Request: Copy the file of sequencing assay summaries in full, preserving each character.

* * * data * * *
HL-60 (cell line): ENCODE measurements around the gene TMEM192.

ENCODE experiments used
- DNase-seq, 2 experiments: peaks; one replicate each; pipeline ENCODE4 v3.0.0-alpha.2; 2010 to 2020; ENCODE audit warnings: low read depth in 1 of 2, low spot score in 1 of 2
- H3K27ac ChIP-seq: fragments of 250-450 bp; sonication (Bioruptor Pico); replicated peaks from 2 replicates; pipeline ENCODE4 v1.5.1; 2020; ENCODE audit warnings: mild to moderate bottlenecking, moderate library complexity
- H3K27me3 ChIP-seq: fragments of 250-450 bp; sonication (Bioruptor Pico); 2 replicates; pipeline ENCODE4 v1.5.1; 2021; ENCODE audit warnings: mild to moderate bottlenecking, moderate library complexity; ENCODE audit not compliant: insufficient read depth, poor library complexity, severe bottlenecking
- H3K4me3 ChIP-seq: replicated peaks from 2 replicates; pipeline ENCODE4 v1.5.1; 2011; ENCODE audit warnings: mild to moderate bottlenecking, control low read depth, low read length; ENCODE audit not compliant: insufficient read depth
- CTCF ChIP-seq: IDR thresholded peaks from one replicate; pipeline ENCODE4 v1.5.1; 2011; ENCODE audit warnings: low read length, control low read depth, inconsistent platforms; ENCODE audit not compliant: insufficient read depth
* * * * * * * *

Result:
HL-60 (cell line): ENCODE measurements around the gene TMEM192.

ENCODE experiments used
- DNase-seq, 2 experiments: peaks; one replicate each; pipeline ENCODE4 v3.0.0-alpha.2; 2010 to 2020; ENCODE audit warnings: low read depth in 1 of 2, low spot score in 1 of 2
- H3K27ac ChIP-seq: fragments of 250-450 bp; sonication (Bioruptor Pico); replicated peaks from 2 replicates; pipeline ENCODE4 v1.5.1; 2020; ENCODE audit warnings: mild to moderate bottlenecking, moderate library complexity
- H3K27me3 ChIP-seq: fragments of 250-450 bp; sonication (Bioruptor Pico); 2 replicates; pipeline ENCODE4 v1.5.1; 2021; ENCODE audit warnings: mild to moderate bottlenecking, moderate library complexity; ENCODE audit not compliant: insufficient read depth, poor library complexity, severe bottlenecking
- H3K4me3 ChIP-seq: replicated peaks from 2 replicates; pipeline ENCODE4 v1.5.1; 2011; ENCODE audit warnings: mild to moderate bottlenecking, control low read depth, low read length; ENCODE audit not compliant: insufficient read depth
- CTCF ChIP-seq: IDR thresholded peaks from one replicate; pipeline ENCODE4 v1.5.1; 2011; ENCODE audit warnings: low read length, control low read depth, inconsistent platforms; ENCODE audit not compliant: insufficient read depth